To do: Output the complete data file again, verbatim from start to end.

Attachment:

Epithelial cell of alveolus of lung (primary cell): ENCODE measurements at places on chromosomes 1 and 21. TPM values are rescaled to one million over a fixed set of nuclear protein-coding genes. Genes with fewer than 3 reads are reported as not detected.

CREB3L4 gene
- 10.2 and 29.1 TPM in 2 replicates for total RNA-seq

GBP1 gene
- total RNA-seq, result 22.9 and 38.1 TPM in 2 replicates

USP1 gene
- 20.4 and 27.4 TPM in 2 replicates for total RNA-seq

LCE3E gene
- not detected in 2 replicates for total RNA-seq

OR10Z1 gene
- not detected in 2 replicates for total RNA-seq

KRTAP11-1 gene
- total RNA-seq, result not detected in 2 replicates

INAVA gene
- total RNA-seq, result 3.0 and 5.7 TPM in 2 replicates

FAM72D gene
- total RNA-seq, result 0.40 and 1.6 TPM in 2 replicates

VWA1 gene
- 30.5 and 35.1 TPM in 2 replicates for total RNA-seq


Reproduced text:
Epithelial cell of alveolus of lung (primary cell): ENCODE measurements at places on chromosomes 1 and 21. TPM values are rescaled to one million over a fixed set of nuclear protein-coding genes. Genes with fewer than 3 reads are reported as not detected.

CREB3L4 gene
- 10.2 and 29.1 TPM in 2 replicates for total RNA-seq

GBP1 gene
- total RNA-seq, result 22.9 and 38.1 TPM in 2 replicates

USP1 gene
- 20.4 and 27.4 TPM in 2 replicates for total RNA-seq

LCE3E gene
- not detected in 2 replicates for total RNA-seq

OR10Z1 gene
- not detected in 2 replicates for total RNA-seq

KRTAP11-1 gene
- total RNA-seq, result not detected in 2 replicates

INAVA gene
- total RNA-seq, result 3.0 and 5.7 TPM in 2 replicates

FAM72D gene
- total RNA-seq, result 0.40 and 1.6 TPM in 2 replicates

VWA1 gene
- 30.5 and 35.1 TPM in 2 replicates for total RNA-seq